He was always visiting Paris— not necessarily to study, but because he liked it, because it attracted him like a magnet. And his music shows it, even in the title of the piece we're about to play—An American in Paris. This title tells us that the music is supposed to represent an American's impressions of the French city, the taxi-horns, the wine, the fun, the cafes, the homesickness and all the rest of it; but the title also tells us a much more important thing, too—it tells us about an American composer named Gershwin under the musical influence of Paris. After all, Gershwin was a Brooklyn boy as you know, brought up in pop-song publishing houses and Broadway shows, and his musical language was jazz; his tunes, rhythms and forms were all rooted in popular music; and so it was those roots that grew into the hearty perennial plants that we know as The Rhapsody in Blue, The Concerto in F, the opera Porgy and Bess, and this American in Paris we're going to hear.

All serious, big compositions, and all with their roots in jazz. But it was the Paris sunshine that helped those roots to grow. For instance, do you remember last time we talked about the whole-tone scale— that strange, impressionistic scale that Debussy used so well sounds like this.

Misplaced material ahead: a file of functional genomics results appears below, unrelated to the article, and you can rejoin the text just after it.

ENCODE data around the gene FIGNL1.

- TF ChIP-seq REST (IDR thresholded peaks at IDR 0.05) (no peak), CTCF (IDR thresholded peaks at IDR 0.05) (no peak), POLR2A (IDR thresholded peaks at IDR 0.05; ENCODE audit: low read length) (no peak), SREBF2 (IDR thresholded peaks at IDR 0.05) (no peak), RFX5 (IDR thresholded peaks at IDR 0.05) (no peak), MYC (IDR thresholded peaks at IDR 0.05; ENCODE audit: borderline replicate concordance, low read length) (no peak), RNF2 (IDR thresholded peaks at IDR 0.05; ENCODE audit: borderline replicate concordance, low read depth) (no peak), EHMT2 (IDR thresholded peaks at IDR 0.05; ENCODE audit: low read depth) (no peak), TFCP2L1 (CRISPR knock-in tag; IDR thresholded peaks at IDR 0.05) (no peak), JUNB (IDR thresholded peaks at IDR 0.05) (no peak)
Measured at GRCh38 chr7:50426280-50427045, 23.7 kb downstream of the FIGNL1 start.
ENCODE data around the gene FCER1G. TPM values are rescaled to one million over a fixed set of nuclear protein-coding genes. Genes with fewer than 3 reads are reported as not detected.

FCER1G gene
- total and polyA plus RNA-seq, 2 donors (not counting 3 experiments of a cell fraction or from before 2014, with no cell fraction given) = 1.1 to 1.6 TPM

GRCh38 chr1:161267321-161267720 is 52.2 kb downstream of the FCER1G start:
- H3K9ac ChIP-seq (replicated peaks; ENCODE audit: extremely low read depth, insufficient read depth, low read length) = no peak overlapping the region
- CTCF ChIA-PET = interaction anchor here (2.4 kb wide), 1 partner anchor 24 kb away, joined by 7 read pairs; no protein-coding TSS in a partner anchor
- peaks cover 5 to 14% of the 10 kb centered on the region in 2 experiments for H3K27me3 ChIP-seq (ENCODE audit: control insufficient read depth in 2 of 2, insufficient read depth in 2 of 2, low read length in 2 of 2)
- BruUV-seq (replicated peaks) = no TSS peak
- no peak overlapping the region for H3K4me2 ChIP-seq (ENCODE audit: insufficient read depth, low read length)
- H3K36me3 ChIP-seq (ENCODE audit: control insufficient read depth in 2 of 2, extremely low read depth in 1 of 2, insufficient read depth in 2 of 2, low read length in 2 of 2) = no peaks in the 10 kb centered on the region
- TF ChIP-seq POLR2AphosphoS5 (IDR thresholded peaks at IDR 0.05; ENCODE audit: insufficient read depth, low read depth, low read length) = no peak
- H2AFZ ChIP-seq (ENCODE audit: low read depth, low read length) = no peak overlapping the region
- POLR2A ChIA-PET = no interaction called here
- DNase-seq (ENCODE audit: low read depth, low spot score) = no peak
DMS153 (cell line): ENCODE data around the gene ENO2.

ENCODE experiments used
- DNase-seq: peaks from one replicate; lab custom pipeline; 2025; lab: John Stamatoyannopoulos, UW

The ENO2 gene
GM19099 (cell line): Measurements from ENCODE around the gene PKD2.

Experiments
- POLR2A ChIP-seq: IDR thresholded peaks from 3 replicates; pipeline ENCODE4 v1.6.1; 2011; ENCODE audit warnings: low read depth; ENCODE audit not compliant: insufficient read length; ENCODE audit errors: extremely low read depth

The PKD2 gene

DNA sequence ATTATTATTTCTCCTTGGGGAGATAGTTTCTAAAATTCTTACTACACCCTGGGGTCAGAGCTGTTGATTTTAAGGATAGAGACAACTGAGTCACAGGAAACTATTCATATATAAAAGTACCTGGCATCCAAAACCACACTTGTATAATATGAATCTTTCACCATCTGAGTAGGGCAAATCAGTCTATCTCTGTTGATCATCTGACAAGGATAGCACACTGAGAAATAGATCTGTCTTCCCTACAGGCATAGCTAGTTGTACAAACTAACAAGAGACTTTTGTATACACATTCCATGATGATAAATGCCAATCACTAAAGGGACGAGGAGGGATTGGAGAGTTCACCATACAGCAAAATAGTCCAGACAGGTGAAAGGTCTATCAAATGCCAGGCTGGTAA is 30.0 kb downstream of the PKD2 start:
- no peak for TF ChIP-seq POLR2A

Here it is, in the middle of a piece full of blues and Charlestons and swingin' tunes, but it's here:

You remember that vague, unfinished sounding scale? Of course you that those peculiar noises in the back are supposed to be?

French taxi-horns. But they're not just noises— they're notes of the whole-tone scale. Imagine. The only difference is that Debussy used those notes to paint dreamy sailboats, and waves, and mists, while Gershwin used them for taxi-cab horns. Or again do you remember that wonderful, hard word bitonality that we also found in Debussy's music last time? If you do, then you know that it means composing in two different keys at the same time, remember?

Well, bitonality also turns up in Gershwin. For instance, he takes one of those swingin' tunes of his that goes like this;

and later on in the piece he brings back that tune in a sort of misty, impressionistic disguise, like this:

Now that's genuine imported French impressionism. How does he get that French sound? First of all, he gets it by using our friend bitonality.

You see, each of those chords you just heard is really two different chords at once, in two different keys. The higher instruments are playing one set of chords in one key:

And the lower ones are playing a whole different set of chords, in another key:

And together they make the bitonal sound, like this:

you hear how misty that is, it's even a little woozy— but I think that in this moment Gershwin is trying to show his American visitor to Paris a bit tipsy with too much good French wine, and that explains why it's so misty and woozy.